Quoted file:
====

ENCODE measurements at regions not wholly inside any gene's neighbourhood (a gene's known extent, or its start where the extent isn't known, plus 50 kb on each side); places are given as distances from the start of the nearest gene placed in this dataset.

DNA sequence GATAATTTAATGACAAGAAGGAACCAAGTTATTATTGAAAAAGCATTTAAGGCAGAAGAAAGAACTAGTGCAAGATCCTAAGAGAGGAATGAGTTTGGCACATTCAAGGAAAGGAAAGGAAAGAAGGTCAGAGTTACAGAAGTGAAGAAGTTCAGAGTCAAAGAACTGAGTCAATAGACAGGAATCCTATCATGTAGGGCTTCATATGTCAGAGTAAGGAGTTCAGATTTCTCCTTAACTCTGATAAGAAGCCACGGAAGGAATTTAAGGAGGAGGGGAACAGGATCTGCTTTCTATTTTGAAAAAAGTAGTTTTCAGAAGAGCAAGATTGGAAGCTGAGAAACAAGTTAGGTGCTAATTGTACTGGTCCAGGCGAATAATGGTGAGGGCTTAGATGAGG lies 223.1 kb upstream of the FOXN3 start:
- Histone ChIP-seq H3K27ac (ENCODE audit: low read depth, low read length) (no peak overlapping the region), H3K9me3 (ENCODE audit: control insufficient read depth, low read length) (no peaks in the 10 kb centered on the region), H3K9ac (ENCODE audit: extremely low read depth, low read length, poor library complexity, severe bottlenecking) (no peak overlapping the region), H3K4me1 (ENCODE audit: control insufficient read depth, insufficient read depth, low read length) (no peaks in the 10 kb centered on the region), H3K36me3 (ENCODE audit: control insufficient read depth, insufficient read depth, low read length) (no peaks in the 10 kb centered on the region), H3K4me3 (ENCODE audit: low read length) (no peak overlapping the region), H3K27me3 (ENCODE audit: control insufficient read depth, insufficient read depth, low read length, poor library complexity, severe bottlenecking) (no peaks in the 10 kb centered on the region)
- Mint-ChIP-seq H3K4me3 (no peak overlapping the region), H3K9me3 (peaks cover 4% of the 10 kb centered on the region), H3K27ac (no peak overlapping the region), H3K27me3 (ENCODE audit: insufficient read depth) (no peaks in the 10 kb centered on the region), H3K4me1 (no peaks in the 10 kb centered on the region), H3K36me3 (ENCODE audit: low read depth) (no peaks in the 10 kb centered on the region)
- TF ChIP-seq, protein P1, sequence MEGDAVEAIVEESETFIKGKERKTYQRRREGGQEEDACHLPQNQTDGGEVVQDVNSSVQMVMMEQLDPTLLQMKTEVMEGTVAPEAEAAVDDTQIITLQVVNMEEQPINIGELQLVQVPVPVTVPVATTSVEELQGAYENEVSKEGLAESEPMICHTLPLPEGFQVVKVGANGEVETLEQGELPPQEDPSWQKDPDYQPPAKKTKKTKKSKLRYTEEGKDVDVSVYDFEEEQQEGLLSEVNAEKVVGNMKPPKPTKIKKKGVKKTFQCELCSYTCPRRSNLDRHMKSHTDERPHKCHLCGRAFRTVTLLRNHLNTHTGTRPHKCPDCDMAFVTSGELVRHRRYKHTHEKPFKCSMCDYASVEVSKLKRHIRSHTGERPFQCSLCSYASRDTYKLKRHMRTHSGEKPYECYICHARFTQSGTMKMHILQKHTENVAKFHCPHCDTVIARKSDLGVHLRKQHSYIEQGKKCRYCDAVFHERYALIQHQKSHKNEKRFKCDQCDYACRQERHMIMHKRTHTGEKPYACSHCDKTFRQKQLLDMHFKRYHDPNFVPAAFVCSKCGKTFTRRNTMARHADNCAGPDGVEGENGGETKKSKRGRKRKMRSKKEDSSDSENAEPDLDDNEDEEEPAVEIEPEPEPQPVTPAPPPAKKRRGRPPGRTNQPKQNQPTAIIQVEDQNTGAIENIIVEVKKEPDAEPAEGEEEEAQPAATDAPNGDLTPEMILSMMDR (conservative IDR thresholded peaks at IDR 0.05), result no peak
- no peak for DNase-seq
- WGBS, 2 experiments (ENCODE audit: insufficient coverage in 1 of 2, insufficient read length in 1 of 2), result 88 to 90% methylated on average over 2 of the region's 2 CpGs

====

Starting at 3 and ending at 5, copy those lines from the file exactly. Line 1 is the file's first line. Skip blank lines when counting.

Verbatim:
- Histone ChIP-seq H3K27ac (ENCODE audit: low read depth, low read length) (no peak overlapping the region), H3K9me3 (ENCODE audit: control insufficient read depth, low read length) (no peaks in the 10 kb centered on the region), H3K9ac (ENCODE audit: extremely low read depth, low read length, poor library complexity, severe bottlenecking) (no peak overlapping the region), H3K4me1 (ENCODE audit: control insufficient read depth, insufficient read depth, low read length) (no peaks in the 10 kb centered on the region), H3K36me3 (ENCODE audit: control insufficient read depth, insufficient read depth, low read length) (no peaks in the 10 kb centered on the region), H3K4me3 (ENCODE audit: low read length) (no peak overlapping the region), H3K27me3 (ENCODE audit: control insufficient read depth, insufficient read depth, low read length, poor library complexity, severe bottlenecking) (no peaks in the 10 kb centered on the region)
- Mint-ChIP-seq H3K4me3 (no peak overlapping the region), H3K9me3 (peaks cover 4% of the 10 kb centered on the region), H3K27ac (no peak overlapping the region), H3K27me3 (ENCODE audit: insufficient read depth) (no peaks in the 10 kb centered on the region), H3K4me1 (no peaks in the 10 kb centered on the region), H3K36me3 (ENCODE audit: low read depth) (no peaks in the 10 kb centered on the region)
- TF ChIP-seq, protein P1, sequence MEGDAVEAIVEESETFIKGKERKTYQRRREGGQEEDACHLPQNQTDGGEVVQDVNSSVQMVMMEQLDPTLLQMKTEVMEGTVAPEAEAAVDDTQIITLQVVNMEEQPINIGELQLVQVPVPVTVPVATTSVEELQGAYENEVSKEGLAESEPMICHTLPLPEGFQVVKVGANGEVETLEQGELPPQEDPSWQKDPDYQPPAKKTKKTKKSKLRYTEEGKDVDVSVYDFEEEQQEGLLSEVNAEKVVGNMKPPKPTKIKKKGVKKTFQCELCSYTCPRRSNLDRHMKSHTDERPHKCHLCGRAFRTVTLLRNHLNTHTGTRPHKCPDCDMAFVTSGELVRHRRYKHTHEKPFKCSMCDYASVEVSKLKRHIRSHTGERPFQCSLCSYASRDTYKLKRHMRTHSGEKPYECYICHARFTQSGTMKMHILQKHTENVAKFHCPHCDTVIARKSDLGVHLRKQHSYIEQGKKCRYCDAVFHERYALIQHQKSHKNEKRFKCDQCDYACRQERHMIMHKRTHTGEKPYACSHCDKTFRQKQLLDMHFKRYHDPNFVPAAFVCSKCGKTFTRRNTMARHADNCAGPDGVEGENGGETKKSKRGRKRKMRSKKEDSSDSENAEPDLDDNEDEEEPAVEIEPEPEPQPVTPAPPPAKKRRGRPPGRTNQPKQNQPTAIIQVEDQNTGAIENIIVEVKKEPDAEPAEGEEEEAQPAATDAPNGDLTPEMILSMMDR (conservative IDR thresholded peaks at IDR 0.05), result no peak